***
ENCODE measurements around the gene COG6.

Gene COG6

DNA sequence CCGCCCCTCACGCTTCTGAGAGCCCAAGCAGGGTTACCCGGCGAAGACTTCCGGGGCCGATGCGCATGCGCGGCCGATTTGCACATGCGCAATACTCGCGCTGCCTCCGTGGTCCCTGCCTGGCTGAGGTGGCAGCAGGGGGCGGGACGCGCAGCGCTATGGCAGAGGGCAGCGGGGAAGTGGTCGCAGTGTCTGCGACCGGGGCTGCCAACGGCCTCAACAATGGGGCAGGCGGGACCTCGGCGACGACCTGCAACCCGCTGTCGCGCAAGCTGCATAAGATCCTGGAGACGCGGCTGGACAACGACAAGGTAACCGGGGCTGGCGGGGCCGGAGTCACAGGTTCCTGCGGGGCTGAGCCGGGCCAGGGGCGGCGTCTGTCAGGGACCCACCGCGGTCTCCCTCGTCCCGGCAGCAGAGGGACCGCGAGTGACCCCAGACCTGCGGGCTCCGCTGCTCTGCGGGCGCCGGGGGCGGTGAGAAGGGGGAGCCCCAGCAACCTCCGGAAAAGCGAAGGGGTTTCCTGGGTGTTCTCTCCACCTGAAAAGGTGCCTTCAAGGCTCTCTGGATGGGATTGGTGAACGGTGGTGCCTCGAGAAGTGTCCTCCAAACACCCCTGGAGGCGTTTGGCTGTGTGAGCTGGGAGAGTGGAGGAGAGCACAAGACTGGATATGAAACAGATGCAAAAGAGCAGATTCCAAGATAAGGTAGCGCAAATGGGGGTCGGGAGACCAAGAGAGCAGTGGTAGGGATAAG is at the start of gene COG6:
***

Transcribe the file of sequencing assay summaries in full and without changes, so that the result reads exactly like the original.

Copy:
ENCODE measurements around the gene COG6.

Gene COG6

DNA sequence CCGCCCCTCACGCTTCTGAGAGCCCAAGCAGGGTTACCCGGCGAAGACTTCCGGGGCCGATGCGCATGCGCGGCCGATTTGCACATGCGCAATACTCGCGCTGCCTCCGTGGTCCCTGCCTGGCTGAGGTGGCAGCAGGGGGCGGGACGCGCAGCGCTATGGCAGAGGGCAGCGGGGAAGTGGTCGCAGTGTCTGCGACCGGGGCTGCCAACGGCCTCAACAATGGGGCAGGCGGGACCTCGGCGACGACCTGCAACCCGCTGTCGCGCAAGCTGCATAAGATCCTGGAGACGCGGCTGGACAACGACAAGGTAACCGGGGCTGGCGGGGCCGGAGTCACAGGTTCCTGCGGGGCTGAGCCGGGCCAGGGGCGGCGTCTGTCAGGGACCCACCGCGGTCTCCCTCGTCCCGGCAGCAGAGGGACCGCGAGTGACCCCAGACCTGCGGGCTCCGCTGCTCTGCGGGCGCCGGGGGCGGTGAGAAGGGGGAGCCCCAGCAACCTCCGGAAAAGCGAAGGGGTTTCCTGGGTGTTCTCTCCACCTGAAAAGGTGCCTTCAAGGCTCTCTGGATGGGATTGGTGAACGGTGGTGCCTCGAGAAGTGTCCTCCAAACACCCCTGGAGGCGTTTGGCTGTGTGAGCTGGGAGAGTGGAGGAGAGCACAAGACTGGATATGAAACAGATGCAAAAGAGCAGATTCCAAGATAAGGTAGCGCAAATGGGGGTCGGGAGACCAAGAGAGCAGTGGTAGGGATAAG is at the start of gene COG6: